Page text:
Wilder Weather Exerts a Stronger Influence on Biodiversity Than Steadily Changing Conditions

January 15, 2010
Media Contact: Kim McDonald (858) 534-7572
Comment: Jonathan Shurin

Microscope photo of D. nudus
Diaptomus nudus, a species of zooplankton found in freshwater lakes
Credit: Danusia Dolecki

An increase in the variability of local conditions could do more to harm biodiversity than slower shifts in climate, a new study has found.

Climate scientists predict more frequent storms, droughts, floods and heat waves as the Earth warms. Although extreme weather would seem to challenge ecosystems, the effect of fluctuating conditions on biodiversity actually could go either way. Species able to tolerate only a narrow range of temperatures, for example, may be eliminated, but instability in the environment can also prevent dominant species from squeezing out competitors.

"Imagine species that have different optimal temperatures for growth. In a fluctuating world, neither can get the upper hand and the two coexist," said Jonathan Shurin, an ecologist at the University of California, San Diego who led the project. Ecologists have observed similar positive effects on populations of organisms as different as herbacious plants, desert rodents, and microscopic animals called zooplankton.

Microscope photo of Daphnia
Dark ovals are embryos, the next generation of Daphnia, a type of zooplankton sometimes called a water flea
Credit: Danusia Dolecki

Now a study of zooplankton found in dozens of freshwater lakes over decades of time has revealed both effects. Shurin and colleagues found fewer species in lakes with the most variable water chemistry. But lakes with the greatest temperature variations harbored a greater variety of zooplankton, they report in the journal Ecology Letters January 21.

Their study considered data from nine separate long-term ecological studies that included a total of 53 lakes in North America and Europe. In addition to sampling zooplankton, scientists had also taken physical measurements repeatedly each season for periods ranging from 3 to 44 years.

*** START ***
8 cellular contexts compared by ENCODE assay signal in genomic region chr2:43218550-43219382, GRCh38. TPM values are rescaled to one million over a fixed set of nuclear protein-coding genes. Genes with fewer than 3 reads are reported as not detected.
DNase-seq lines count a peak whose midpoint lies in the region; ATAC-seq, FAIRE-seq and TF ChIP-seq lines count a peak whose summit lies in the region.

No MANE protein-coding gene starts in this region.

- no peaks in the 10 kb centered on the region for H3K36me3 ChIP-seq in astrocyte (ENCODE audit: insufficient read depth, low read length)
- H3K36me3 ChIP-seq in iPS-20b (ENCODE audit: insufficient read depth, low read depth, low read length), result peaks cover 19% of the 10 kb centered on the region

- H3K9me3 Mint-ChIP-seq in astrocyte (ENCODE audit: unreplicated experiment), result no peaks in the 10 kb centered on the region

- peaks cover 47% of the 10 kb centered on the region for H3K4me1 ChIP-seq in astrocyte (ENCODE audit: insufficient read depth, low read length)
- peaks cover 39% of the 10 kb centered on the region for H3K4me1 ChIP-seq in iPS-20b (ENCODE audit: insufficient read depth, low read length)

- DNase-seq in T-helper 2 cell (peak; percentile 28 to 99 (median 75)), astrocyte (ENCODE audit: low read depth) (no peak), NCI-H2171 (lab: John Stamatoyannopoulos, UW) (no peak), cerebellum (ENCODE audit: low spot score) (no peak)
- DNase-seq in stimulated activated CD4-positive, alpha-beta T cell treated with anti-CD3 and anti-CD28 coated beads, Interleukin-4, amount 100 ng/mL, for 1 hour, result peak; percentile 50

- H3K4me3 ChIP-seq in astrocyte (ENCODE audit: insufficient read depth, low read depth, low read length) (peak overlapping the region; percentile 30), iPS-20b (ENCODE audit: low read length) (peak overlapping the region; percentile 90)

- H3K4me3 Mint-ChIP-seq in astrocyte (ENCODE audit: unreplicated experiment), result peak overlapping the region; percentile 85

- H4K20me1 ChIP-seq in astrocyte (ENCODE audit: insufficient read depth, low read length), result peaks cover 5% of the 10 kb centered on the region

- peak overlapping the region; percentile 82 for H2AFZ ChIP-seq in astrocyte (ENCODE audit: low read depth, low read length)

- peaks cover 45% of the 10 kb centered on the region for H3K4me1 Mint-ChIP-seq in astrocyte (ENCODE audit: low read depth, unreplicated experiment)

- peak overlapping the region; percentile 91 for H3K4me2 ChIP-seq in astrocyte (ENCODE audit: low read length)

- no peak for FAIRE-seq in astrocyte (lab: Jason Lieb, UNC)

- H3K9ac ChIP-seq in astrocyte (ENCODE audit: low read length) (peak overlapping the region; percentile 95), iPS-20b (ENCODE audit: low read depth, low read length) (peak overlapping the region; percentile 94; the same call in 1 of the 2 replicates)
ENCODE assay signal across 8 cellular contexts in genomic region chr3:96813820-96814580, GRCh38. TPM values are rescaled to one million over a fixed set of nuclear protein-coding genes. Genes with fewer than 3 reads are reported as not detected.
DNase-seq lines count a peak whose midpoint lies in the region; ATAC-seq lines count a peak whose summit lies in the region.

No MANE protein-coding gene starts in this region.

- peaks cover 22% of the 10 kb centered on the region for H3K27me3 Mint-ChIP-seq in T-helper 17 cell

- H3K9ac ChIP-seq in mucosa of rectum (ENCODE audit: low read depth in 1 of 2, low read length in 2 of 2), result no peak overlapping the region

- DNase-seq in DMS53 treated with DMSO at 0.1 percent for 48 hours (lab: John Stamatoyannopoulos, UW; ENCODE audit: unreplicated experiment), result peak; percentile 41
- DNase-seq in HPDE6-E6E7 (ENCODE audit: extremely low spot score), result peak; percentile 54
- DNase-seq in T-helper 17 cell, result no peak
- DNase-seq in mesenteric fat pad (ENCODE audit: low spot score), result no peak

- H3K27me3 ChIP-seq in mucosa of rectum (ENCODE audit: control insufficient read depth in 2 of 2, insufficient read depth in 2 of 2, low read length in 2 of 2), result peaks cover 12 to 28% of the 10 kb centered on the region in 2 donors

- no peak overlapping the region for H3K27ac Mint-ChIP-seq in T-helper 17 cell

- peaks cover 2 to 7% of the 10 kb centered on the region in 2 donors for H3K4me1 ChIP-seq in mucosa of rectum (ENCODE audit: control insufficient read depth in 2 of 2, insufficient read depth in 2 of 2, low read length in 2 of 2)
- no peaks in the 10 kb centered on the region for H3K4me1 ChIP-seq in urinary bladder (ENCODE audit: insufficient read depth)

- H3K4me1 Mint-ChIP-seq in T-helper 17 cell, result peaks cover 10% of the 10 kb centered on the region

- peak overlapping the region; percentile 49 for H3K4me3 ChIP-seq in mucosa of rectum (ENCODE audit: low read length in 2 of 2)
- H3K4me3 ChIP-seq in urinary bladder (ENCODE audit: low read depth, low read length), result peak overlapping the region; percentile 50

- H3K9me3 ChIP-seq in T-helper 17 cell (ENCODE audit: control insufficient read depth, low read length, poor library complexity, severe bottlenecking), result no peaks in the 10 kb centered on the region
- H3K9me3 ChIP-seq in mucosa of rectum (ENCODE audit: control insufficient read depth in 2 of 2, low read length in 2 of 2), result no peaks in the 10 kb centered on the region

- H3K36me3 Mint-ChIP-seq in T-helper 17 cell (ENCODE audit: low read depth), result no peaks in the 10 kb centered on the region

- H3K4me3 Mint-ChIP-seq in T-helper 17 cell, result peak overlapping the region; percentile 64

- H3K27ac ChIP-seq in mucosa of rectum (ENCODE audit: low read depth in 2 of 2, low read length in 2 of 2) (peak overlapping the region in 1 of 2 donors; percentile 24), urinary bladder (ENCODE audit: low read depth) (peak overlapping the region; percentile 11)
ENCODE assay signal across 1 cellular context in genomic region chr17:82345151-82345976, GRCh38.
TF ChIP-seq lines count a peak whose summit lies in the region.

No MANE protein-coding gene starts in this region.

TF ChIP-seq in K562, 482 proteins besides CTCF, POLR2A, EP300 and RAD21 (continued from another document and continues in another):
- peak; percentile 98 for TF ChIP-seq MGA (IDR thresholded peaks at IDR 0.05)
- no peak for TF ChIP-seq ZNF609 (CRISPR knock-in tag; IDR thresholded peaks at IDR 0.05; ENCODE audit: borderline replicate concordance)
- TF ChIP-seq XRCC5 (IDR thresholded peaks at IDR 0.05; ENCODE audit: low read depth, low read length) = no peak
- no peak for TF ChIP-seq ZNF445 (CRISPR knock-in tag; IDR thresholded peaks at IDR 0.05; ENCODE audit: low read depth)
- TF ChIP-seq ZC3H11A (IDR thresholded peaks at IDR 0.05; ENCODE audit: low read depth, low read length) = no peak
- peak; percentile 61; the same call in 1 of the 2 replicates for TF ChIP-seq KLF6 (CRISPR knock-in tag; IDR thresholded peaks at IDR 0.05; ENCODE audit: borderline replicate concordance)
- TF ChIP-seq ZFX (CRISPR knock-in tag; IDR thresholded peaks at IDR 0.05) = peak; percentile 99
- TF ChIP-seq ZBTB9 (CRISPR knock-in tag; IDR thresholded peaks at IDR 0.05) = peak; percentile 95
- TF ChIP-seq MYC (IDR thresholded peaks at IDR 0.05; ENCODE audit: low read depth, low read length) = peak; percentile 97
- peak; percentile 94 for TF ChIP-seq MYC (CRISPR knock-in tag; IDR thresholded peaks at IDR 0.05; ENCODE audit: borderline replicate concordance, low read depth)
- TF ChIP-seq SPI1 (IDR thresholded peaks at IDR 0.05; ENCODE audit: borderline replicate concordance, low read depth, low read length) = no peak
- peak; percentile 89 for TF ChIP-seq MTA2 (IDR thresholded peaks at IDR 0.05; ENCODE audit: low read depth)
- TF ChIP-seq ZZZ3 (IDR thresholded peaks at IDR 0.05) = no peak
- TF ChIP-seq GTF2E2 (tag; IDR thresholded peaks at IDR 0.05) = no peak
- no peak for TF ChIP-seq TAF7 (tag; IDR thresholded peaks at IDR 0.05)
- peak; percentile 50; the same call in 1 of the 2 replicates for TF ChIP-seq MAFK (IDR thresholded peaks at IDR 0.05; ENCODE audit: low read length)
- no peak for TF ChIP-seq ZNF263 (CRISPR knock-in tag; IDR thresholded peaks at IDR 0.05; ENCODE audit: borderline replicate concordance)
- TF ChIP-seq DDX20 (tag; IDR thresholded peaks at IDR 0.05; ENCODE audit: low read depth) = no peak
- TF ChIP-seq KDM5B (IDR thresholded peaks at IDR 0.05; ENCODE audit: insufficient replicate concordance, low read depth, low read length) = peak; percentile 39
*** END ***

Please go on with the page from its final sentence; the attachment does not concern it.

From these data, they calculated the variability of 10 physical properties, including pH and the levels of nutrients such as organic carbon, phosphorous and nitrogen. Temperatures and the amount of oxygen dissolved in the water at both the surface and bottom of each lake were also included. The authors also teased apart variation based on the pace of change with year-to-year changes considered separately from changes that occurred from season-to-season or on more rapid timescales.

Zooplankton populations respond quickly to changes because they reproduces so fast. "In a summer, you're sampling dozens of generations," Shurin said. "For mammals or annual plants, you would have to watch for hundreds or thousands of years to see the same population turnover."

Photo of investigators in boat straining water through net
Students of Jonathan Shurin sample plankton from a Canadian lake.

At every time scale the pattern held: Ecologists found fewer species of zooplankton in lakes with fluctuating water chemistry and greater numbers of species in those with varying temperatures. The authors noted that the temperature variations they observed remained within normal ranges for these lakes. But some chemical measures, particularly pH and levels of phosphorous, strayed beyond normal limits due to pollution and acid rain.

Environmental variability through time could either promote or reduce biodiversity depending on the pace and range of fluctuations, the authors suggested.

"It may depend on the predictability of the environment. If you have a lot of violent changes through time, species may not be able to program their life cycles to be active when conditions are right. They need the ability to read the cues, to hatch out at the right time," Shurin said. "If the environment is very unpredictable, that may be bad for diversity, because many species just won't be able to match their lifecycles to that."

Shurin's 10 co-authors include scientists from environmental agencies in Canada, and universities and research institutes in Canada, Germany, Switzerland and the United States. The Natural Sciences and Engineering Research Council of Canada supported Shurin's work on this study.